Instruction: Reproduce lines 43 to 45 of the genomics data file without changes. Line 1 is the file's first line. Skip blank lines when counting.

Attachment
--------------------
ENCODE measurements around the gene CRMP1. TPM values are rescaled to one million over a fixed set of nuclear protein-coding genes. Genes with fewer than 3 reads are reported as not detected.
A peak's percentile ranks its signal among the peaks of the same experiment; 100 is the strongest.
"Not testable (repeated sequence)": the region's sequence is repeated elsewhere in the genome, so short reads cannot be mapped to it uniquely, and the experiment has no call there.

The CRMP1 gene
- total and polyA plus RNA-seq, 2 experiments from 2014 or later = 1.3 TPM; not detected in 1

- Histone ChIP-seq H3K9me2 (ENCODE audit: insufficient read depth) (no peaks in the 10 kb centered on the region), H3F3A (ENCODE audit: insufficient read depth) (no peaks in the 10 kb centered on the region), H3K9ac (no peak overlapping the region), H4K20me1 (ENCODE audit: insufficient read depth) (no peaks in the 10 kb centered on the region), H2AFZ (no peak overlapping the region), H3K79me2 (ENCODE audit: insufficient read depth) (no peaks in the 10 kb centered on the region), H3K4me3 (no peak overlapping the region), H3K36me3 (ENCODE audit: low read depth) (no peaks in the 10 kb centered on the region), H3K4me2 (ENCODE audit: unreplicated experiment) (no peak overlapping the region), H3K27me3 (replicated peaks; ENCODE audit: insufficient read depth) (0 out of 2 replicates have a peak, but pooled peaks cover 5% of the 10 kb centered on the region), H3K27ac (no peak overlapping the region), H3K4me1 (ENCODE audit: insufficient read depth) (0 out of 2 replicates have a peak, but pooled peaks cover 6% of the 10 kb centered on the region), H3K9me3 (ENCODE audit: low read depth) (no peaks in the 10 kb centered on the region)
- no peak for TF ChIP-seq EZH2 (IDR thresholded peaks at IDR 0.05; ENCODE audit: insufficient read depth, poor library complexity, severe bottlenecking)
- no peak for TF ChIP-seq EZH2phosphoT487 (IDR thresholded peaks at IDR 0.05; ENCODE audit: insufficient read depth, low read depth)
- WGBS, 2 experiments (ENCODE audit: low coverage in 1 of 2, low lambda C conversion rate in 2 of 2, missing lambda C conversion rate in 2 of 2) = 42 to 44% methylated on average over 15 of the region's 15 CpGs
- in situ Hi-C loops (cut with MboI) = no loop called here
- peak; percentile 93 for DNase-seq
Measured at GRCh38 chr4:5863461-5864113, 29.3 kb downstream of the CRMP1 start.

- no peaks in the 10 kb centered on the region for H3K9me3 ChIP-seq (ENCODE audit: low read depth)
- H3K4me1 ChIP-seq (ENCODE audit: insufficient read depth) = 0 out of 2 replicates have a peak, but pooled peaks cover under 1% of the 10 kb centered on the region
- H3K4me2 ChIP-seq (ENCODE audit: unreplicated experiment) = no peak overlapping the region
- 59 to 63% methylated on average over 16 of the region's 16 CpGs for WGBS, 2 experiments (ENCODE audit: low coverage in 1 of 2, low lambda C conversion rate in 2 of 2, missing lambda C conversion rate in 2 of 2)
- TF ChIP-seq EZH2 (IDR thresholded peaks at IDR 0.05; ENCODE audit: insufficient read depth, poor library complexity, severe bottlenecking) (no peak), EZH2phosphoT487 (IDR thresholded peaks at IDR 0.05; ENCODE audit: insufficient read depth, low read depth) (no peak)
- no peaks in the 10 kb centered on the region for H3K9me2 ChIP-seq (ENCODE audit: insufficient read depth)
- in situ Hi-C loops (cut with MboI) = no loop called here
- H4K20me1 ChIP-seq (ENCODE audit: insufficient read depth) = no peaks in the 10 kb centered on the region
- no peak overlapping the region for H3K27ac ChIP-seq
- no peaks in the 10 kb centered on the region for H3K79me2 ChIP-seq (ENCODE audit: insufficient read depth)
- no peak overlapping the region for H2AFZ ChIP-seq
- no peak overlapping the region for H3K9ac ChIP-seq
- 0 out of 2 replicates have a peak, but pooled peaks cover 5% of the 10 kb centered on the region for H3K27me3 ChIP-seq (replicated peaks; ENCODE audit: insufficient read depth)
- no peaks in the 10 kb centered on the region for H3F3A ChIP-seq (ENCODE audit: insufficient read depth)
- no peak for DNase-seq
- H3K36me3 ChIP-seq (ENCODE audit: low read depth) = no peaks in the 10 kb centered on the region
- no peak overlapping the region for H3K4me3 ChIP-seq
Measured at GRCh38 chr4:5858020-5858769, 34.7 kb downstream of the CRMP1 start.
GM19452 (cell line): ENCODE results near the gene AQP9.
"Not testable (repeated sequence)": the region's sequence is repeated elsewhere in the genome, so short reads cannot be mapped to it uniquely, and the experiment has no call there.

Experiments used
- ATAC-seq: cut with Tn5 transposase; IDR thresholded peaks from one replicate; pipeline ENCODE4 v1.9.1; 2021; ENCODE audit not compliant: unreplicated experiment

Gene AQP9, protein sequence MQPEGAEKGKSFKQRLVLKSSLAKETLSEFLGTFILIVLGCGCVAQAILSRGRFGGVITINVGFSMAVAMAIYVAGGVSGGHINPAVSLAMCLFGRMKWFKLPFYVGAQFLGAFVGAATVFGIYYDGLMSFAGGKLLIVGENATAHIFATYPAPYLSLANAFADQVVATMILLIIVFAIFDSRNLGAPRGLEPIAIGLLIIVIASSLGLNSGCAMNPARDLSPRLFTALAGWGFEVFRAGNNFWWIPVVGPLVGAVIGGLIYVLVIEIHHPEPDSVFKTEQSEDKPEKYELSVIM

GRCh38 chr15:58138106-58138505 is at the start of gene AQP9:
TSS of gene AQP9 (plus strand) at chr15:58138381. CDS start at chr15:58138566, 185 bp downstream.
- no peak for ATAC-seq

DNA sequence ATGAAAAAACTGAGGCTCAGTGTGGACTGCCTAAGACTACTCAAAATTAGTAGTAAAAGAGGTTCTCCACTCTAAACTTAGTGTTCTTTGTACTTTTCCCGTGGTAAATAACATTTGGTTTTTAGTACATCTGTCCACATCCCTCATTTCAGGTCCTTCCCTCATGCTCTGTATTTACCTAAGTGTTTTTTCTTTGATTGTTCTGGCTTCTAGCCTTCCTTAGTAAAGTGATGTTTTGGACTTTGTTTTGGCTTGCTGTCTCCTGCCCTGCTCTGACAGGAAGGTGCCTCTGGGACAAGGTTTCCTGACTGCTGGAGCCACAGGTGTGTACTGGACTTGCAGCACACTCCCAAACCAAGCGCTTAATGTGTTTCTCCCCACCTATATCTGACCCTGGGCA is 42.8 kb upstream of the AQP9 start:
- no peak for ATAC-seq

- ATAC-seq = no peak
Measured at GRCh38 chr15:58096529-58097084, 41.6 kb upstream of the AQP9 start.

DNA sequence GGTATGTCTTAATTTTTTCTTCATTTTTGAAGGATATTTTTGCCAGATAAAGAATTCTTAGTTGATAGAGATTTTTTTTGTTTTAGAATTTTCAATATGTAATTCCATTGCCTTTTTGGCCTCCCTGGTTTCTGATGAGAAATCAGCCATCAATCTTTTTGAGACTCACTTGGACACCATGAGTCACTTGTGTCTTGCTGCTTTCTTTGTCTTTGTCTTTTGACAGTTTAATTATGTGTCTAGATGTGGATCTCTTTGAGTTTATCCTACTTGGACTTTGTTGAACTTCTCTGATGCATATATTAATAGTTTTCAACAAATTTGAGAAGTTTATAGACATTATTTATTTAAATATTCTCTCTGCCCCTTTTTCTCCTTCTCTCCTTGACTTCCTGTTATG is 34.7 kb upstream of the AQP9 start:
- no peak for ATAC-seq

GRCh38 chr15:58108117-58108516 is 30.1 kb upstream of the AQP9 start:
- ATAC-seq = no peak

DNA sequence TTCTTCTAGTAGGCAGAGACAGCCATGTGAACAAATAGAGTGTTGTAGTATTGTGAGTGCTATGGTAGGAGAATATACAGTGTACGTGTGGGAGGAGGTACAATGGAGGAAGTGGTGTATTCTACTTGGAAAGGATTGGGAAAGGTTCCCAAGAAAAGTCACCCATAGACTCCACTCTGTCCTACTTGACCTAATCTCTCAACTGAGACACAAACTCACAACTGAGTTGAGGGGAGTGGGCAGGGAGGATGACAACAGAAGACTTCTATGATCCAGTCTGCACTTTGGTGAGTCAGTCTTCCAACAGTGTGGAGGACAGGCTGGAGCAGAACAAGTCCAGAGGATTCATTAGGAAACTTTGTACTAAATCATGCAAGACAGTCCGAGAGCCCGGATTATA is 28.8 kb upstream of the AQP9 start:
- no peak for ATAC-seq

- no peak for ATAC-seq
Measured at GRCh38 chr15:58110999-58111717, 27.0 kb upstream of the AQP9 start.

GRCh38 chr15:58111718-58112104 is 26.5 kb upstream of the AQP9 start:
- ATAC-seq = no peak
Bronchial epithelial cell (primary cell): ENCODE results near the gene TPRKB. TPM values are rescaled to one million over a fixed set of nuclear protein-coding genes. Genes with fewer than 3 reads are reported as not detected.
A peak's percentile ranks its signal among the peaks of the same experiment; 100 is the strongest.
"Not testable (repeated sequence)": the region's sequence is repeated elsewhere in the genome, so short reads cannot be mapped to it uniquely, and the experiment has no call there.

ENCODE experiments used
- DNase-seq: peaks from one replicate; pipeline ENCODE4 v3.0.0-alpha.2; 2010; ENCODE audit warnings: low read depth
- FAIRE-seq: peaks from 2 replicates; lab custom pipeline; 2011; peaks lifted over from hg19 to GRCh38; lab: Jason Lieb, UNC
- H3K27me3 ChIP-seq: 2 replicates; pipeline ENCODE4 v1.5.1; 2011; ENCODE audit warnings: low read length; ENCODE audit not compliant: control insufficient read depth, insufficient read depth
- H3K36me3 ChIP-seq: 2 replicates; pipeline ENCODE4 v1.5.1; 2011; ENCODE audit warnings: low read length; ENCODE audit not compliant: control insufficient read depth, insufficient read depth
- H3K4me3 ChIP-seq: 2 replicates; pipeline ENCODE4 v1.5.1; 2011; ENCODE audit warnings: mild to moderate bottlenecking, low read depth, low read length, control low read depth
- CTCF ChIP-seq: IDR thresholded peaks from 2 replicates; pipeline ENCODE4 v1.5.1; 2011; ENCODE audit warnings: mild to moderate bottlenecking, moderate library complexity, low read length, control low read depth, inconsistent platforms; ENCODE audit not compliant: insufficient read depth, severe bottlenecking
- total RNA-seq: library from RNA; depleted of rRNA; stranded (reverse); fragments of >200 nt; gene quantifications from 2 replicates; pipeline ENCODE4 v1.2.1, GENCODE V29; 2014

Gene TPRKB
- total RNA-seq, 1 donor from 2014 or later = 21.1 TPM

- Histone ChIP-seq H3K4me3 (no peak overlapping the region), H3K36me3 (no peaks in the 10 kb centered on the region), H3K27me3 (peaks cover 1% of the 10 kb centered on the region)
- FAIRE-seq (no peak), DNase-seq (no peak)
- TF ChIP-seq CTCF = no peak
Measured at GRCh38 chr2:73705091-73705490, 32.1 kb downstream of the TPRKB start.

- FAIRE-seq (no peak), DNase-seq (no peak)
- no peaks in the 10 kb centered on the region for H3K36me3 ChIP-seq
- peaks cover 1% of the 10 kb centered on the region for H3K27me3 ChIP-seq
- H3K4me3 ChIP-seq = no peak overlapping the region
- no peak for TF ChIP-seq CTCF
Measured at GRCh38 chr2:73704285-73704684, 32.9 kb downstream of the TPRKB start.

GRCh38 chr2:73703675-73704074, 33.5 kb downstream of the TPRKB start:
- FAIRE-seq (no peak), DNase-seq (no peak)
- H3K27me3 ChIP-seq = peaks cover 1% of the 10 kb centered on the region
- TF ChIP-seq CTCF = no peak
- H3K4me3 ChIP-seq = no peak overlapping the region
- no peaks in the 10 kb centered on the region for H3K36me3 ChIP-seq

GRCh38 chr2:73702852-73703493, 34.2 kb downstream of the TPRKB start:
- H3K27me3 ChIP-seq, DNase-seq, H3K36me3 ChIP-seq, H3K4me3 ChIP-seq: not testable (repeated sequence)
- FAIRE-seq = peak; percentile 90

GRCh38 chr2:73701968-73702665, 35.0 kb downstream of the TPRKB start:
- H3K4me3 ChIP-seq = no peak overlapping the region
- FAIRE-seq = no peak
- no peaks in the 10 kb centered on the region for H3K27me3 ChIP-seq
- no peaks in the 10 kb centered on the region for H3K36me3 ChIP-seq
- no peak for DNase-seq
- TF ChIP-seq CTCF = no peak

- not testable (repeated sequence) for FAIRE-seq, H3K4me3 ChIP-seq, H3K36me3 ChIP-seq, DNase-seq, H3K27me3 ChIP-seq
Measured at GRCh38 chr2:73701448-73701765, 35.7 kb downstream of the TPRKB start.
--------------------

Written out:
DNA sequence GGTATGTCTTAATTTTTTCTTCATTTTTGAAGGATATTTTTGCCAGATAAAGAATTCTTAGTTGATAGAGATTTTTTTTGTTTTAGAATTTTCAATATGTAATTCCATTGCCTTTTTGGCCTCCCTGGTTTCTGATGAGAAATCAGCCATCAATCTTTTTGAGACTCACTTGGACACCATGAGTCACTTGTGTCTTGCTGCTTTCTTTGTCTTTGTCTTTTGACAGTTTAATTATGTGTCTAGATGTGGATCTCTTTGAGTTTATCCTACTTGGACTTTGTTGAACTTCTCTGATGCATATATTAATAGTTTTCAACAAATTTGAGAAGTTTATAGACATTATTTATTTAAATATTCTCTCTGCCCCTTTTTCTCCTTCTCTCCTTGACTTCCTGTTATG is 34.7 kb upstream of the AQP9 start:
- no peak for ATAC-seq

GRCh38 chr15:58108117-58108516 is 30.1 kb upstream of the AQP9 start: